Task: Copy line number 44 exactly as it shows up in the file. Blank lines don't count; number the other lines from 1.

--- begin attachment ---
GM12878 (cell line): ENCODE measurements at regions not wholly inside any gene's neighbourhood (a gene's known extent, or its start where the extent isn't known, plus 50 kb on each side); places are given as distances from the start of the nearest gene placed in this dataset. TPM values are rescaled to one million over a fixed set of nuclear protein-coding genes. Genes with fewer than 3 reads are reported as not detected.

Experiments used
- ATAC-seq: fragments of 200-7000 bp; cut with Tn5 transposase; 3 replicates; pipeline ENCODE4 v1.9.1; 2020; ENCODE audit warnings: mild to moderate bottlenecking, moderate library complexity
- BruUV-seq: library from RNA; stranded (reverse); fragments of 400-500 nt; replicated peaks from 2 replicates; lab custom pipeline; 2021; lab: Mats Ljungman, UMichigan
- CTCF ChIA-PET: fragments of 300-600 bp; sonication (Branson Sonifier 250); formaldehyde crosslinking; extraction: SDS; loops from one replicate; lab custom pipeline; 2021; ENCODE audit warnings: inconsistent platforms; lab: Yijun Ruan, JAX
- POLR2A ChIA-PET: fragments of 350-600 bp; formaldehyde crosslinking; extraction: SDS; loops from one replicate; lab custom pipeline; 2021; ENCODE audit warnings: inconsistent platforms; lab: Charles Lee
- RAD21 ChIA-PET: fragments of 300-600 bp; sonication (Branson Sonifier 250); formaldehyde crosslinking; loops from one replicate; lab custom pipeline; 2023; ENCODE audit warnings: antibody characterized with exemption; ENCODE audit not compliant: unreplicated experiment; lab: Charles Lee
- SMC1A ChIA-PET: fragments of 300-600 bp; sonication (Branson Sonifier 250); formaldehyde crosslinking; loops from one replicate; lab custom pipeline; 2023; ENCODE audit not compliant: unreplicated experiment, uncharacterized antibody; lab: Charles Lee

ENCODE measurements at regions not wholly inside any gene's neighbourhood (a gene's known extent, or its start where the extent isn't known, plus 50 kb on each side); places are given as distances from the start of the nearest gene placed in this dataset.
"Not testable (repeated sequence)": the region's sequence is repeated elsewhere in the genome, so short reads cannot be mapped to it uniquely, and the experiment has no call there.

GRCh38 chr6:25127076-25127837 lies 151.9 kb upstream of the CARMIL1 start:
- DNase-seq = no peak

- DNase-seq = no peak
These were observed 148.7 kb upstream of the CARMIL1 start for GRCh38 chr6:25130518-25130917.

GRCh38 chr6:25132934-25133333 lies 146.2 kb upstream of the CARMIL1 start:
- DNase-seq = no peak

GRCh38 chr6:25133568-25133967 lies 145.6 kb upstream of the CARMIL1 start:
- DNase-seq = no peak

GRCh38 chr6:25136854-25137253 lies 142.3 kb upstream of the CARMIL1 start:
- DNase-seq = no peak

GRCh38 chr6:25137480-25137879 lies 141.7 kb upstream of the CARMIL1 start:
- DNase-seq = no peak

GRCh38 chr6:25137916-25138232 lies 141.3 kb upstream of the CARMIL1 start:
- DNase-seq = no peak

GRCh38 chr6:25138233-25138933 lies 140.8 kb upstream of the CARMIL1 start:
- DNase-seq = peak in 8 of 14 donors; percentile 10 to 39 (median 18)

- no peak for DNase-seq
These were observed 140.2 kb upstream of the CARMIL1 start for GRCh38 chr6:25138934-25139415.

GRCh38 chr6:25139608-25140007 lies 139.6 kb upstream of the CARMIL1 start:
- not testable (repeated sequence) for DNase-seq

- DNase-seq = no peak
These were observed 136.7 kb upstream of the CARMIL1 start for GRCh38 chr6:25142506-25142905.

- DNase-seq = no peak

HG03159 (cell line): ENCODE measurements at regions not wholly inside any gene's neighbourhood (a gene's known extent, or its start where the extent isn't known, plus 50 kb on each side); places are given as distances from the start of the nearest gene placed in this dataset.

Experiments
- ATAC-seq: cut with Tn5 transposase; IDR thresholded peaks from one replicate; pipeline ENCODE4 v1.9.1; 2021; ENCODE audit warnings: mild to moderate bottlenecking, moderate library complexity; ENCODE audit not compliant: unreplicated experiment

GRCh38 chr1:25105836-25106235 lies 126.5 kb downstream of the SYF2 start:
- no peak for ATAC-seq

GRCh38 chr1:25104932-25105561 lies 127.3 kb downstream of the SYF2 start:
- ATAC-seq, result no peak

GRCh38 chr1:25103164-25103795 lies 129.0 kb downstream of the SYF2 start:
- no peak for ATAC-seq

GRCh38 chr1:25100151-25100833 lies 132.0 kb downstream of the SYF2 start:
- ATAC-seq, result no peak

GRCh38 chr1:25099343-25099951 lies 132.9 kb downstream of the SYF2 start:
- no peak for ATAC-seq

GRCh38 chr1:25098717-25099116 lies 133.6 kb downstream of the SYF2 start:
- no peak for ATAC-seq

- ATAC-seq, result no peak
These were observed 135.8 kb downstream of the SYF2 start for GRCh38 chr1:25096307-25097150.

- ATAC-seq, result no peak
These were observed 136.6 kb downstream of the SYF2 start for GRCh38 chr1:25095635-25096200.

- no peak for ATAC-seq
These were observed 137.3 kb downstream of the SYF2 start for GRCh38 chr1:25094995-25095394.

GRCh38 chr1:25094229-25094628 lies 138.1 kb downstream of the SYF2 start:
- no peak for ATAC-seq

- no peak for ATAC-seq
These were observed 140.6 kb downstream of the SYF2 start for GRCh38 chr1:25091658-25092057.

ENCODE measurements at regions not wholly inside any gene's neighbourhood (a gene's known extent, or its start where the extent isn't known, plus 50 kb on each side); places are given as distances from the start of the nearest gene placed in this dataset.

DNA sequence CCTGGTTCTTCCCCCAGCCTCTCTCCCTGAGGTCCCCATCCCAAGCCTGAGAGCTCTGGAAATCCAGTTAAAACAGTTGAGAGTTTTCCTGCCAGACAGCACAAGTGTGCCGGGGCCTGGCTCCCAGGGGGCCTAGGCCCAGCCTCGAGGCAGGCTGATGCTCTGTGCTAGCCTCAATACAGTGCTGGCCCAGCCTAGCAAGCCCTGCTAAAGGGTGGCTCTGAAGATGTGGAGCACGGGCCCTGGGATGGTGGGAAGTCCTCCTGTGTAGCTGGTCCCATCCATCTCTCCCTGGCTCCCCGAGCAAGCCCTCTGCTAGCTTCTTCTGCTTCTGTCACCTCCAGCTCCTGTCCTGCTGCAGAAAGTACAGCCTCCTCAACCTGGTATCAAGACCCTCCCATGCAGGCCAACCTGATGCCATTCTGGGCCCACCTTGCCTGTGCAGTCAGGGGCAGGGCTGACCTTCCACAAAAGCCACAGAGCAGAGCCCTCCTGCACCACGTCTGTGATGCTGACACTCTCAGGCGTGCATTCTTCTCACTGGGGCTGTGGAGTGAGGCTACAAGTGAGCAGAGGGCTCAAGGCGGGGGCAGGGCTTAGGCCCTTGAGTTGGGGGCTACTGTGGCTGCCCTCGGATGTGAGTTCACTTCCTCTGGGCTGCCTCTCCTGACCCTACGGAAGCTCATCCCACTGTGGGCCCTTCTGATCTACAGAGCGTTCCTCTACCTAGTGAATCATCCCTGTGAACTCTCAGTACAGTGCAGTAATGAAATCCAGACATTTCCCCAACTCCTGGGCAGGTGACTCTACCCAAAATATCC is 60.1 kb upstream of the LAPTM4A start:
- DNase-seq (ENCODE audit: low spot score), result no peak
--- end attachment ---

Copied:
- ATAC-seq, result no peak